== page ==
As mentioned, the bore was cracked, don't know if the picture picked it up or not. The hole was not oval, so I used some KrazyGlue in the bottom. Without waiting the proper time, I flipped the guitar around and had glue running all over the guitar. 30 minutes and some acetone later I had the body all cleaned up, and cleared out the (now) contaminated threads for the post. Cleaned off the acetone and the rest of the guitar with some naphtha and a little boiled linseed oil for the fretboard. Leveled out the bridge, didn't have time to do anything else. Not pretty by any means, but I didn't buy it for looks.



One of the problems I've run into with the nut is that this is a 14"-16" compound radius (bought the guitar for its neck). That size is relatively rare and can not be purchased OFR. Most other Jacksons have 12"-16", so I can't use a replacement for those ether. I did however find this, and all of the specs that they provide match perfectly. Going to give it a shot.

http://www.stewmac.com/Hardware_and_Parts/Bridges_and_Tailpieces/Bridges_and_Tailpieces_for_Electric_Guitar/Floyd_Rose_Tremolos/Golden_Age_Locking_Nut_for_Floyd_Rose.html
#11
Got the StewMac nut (above), does it look correct? I've found conflicting information about the radius of the nut (12" or 14"). The replacement nut is 14". thr width and string spacing have measured the same.





#12
The way you can tell if its correct is comparing the relative depths of the nut slots that are cut into the casting. The deeper the slots are on the outside, the tighter the string radius the nut is meant for.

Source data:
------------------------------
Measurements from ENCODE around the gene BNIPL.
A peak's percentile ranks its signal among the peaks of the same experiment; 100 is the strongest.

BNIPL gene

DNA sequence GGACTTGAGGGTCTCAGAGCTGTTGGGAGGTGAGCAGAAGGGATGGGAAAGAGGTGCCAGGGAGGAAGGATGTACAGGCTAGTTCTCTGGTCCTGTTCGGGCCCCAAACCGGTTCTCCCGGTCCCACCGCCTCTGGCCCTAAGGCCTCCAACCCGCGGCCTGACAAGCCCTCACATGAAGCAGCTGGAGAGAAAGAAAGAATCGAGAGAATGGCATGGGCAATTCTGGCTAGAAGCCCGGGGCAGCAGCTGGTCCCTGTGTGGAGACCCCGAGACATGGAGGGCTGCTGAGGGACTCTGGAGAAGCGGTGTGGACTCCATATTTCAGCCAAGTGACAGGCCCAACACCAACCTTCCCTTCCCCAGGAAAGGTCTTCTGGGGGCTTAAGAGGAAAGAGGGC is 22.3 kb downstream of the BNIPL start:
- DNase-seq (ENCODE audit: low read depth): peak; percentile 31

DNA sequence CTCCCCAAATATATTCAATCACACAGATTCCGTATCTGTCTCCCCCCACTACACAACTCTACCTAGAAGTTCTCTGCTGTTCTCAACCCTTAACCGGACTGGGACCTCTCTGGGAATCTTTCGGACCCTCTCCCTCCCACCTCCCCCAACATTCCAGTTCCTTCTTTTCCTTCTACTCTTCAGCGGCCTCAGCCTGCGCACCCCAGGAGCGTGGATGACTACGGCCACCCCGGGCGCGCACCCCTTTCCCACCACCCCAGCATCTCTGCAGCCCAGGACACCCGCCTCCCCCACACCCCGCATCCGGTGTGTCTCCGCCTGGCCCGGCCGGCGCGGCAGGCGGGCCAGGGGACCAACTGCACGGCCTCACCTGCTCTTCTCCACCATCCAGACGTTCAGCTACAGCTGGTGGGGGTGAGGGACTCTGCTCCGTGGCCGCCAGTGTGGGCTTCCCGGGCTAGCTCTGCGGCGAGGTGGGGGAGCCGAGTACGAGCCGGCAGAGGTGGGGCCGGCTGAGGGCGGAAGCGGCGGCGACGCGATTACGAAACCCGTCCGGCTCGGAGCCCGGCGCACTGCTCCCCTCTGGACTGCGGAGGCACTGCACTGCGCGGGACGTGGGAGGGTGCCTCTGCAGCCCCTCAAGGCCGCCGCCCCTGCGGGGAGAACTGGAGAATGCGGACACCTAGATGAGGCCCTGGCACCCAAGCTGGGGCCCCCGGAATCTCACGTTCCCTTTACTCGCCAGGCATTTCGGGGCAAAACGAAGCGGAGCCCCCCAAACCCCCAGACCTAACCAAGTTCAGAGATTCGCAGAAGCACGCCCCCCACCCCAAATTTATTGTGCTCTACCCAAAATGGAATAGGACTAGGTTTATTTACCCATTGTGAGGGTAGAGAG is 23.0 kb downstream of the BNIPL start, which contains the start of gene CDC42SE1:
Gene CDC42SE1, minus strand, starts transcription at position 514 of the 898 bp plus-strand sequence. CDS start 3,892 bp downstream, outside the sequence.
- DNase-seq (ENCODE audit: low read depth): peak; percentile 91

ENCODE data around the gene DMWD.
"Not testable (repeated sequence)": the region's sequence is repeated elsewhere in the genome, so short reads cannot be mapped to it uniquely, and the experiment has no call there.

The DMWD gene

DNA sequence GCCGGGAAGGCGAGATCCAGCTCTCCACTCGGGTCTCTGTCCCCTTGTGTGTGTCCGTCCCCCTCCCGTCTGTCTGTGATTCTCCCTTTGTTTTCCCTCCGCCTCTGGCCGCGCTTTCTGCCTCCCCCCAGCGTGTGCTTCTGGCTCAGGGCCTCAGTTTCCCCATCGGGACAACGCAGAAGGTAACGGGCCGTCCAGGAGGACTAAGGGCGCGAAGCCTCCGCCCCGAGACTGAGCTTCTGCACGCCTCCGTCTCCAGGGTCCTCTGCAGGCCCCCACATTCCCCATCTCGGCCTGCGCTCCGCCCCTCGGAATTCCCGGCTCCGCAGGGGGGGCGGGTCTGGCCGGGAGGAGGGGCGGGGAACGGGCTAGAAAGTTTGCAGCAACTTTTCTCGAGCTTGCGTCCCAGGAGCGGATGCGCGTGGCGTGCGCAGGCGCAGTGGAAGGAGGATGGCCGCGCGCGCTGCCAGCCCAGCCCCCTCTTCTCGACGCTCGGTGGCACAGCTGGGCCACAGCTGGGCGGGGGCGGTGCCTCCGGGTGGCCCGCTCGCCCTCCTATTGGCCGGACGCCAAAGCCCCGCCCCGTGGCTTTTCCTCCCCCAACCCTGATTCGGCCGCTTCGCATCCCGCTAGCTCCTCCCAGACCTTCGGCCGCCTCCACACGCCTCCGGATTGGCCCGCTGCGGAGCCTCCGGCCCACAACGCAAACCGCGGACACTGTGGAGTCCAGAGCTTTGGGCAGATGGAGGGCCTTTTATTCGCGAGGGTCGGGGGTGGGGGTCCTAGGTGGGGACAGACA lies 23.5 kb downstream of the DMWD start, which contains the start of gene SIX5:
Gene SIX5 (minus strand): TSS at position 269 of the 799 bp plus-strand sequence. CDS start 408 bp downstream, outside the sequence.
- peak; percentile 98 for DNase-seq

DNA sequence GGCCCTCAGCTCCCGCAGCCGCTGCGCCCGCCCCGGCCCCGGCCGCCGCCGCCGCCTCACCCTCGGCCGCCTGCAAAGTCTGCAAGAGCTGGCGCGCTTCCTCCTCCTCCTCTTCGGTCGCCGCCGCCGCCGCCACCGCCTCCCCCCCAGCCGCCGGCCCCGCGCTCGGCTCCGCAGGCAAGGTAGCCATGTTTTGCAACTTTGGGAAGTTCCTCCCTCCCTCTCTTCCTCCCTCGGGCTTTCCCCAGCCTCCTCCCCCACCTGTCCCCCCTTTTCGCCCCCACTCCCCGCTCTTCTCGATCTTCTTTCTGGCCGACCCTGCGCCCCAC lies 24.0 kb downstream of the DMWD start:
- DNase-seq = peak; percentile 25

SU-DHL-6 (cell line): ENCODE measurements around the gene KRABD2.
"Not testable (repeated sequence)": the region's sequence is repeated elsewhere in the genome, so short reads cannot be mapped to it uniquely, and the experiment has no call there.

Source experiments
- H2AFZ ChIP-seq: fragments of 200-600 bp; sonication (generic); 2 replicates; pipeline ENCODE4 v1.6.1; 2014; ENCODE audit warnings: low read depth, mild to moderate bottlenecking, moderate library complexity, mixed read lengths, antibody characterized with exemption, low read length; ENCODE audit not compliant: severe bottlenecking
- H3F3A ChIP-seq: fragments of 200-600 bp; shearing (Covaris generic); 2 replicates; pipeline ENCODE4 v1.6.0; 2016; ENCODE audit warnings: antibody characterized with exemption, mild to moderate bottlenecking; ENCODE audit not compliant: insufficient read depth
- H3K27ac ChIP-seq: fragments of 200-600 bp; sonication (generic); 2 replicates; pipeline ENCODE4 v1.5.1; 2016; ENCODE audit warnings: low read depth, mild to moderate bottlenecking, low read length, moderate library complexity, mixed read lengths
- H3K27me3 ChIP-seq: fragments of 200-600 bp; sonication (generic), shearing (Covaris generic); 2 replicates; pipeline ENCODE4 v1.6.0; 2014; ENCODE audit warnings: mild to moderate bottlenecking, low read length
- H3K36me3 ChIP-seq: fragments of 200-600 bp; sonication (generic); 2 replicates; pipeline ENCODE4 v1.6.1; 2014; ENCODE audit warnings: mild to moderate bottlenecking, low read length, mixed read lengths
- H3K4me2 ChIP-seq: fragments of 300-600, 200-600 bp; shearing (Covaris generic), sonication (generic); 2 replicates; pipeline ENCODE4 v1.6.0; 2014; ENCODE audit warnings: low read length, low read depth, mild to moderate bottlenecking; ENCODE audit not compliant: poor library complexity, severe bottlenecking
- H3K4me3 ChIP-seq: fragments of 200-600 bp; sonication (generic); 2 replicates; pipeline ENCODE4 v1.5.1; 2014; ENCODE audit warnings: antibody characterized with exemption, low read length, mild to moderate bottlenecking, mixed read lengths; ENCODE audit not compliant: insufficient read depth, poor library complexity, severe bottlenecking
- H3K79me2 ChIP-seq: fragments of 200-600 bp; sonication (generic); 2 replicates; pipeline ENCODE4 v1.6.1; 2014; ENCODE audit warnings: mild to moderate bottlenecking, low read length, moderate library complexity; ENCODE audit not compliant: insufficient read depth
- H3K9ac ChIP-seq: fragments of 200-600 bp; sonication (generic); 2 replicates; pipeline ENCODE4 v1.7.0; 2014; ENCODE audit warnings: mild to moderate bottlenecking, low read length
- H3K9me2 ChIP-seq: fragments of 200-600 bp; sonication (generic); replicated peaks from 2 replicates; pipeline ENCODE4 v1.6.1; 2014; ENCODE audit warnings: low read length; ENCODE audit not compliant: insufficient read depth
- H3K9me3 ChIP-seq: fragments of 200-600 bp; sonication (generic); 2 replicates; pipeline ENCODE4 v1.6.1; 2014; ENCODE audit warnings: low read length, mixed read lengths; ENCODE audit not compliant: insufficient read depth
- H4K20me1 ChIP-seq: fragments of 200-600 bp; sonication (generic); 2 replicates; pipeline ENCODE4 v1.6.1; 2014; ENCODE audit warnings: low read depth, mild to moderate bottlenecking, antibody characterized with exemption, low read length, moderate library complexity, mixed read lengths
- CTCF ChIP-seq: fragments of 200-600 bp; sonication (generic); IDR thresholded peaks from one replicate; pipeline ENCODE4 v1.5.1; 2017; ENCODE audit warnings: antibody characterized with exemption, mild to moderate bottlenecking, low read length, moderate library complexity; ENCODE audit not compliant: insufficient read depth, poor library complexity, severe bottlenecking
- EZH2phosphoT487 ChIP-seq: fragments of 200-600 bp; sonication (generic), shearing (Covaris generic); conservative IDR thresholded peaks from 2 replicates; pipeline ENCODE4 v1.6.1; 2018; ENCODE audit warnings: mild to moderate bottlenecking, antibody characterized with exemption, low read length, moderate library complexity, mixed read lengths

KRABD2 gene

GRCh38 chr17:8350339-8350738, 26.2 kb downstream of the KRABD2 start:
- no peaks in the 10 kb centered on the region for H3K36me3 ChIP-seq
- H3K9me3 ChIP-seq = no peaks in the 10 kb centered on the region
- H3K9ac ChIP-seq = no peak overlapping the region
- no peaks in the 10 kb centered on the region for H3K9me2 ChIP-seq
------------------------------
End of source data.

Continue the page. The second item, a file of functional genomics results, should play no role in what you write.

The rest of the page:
Jacksons use 12" radius nuts, assuming they have a standard compound radius which virtually all Jacksons have these days.. No idea where the claim that they sometimes have a 14" radius at the nut comes from.
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Last edited by T00DEEPBLUE at Aug 2, 2016,
#13
Thanks for your continued support. I have a set of calipers, I can attempt to get some crude measurements. Is there a formula that I could use to determine the radius from the measurement, or simply compare them to a different nut for reference?

I have seen both 12"-16" and 14"-16" listed. Here is one for the latter:

http://www.musiciansfriend.com/guitars/jackson-mg-series-dxmg-dinky-electric-guitar-2008-model

I have seen other listings and ads for the 14"-16" CR necks, which have been for other guitars in the MG lineup, so I assumed that it was only for the (discontinued) MG line.
Last edited by guitarkid8 at Aug 2, 2016,
#14
Quote by guitarkid8
Thanks for your continued support. I have a set of calipers, I can attempt to get some crude measurements. Is there a formula that I could use to determine the radius from the measurement, or simply compare them to a different nut for reference?

I suggest printing off this document onto a piece of A4 and cutting the gauges out carefully with scissors. Make sure you print it to scale. Obviously the more careful you cut it, the more accurate it'll be. Then line up each curved side of the gauge with the nut slots to see which radiused curve matches the most closely with the relative height of the slots..

http://pickguardian.com/wp-content/uploads/2014/04/Pickguardian-Neck-Radius-Gauges.pdf
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Last edited by T00DEEPBLUE at Aug 2, 2016,
#15
I could not make an accurate enough cut to clearly distinguish between 12" and 14". I got some rough measurements, measuring from the bottom (flat) part up to the slots. Starting with the low E.

Original
5.48
5.83 +.35
6.01. +.18
6.28. +.27
6.22. -.6
5.88. -.34

New
5.84
6.08. +.24
6.15. +.7
6.16. +.1
6.02. -.14
5.86. -.16
Although these measurements are inaccurate,
It appears that the new nut has less relief for the outside strings. Since the new nut is advertised as 14" I can only assume that is correct, which would mean that the original nut is 12" which is more in line with traditional Jackson necks.